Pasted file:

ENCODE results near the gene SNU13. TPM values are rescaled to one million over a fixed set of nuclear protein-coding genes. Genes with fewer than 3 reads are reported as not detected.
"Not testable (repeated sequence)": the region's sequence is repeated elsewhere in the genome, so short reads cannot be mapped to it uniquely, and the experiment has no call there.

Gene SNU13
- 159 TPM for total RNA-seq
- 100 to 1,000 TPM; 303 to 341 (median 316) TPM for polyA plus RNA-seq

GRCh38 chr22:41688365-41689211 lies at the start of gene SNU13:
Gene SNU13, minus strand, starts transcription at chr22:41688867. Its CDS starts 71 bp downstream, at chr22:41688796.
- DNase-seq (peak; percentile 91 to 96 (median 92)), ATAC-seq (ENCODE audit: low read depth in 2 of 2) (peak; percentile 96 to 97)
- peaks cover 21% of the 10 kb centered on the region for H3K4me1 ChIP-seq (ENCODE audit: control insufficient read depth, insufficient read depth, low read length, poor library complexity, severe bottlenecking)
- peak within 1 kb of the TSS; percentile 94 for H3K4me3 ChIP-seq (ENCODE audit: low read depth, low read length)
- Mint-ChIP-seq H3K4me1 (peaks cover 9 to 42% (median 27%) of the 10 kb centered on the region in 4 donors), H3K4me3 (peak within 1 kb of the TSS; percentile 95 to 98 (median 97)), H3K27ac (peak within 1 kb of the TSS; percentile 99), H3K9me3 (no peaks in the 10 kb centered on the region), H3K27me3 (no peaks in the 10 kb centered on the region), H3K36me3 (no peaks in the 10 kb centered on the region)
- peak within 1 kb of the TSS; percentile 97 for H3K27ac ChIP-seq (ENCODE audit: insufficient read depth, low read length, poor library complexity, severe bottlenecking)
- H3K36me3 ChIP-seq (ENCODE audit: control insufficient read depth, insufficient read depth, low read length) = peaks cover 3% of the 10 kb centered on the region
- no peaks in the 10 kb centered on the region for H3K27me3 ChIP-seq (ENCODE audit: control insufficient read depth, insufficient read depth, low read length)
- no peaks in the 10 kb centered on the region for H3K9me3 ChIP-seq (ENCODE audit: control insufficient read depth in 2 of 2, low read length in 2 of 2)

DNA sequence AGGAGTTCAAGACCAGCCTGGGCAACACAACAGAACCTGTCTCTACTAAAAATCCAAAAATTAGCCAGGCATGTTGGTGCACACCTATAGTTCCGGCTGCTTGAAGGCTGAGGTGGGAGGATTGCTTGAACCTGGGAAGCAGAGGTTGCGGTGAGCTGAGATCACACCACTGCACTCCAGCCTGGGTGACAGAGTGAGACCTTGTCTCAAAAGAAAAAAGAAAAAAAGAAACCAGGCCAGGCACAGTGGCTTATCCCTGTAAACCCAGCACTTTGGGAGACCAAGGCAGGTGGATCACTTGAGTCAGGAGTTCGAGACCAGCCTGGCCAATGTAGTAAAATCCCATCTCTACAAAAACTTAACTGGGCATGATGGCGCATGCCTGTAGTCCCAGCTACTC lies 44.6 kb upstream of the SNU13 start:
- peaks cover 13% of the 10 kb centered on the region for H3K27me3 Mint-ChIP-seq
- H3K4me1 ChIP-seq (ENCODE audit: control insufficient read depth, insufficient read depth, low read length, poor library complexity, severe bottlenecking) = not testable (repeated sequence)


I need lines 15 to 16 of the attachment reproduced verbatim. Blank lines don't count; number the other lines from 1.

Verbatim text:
- no peaks in the 10 kb centered on the region for H3K9me3 ChIP-seq (ENCODE audit: control insufficient read depth in 2 of 2, low read length in 2 of 2)

DNA sequence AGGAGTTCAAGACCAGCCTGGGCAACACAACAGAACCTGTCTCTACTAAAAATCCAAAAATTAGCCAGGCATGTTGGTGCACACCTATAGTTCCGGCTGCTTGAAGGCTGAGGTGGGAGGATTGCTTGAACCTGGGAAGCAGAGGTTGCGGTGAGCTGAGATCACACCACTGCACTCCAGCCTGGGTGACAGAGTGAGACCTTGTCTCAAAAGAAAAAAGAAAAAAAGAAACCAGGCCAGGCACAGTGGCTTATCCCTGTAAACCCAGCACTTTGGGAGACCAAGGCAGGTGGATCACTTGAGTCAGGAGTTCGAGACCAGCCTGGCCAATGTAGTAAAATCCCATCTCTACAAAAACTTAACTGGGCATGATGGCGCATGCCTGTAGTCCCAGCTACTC lies 44.6 kb upstream of the SNU13 start: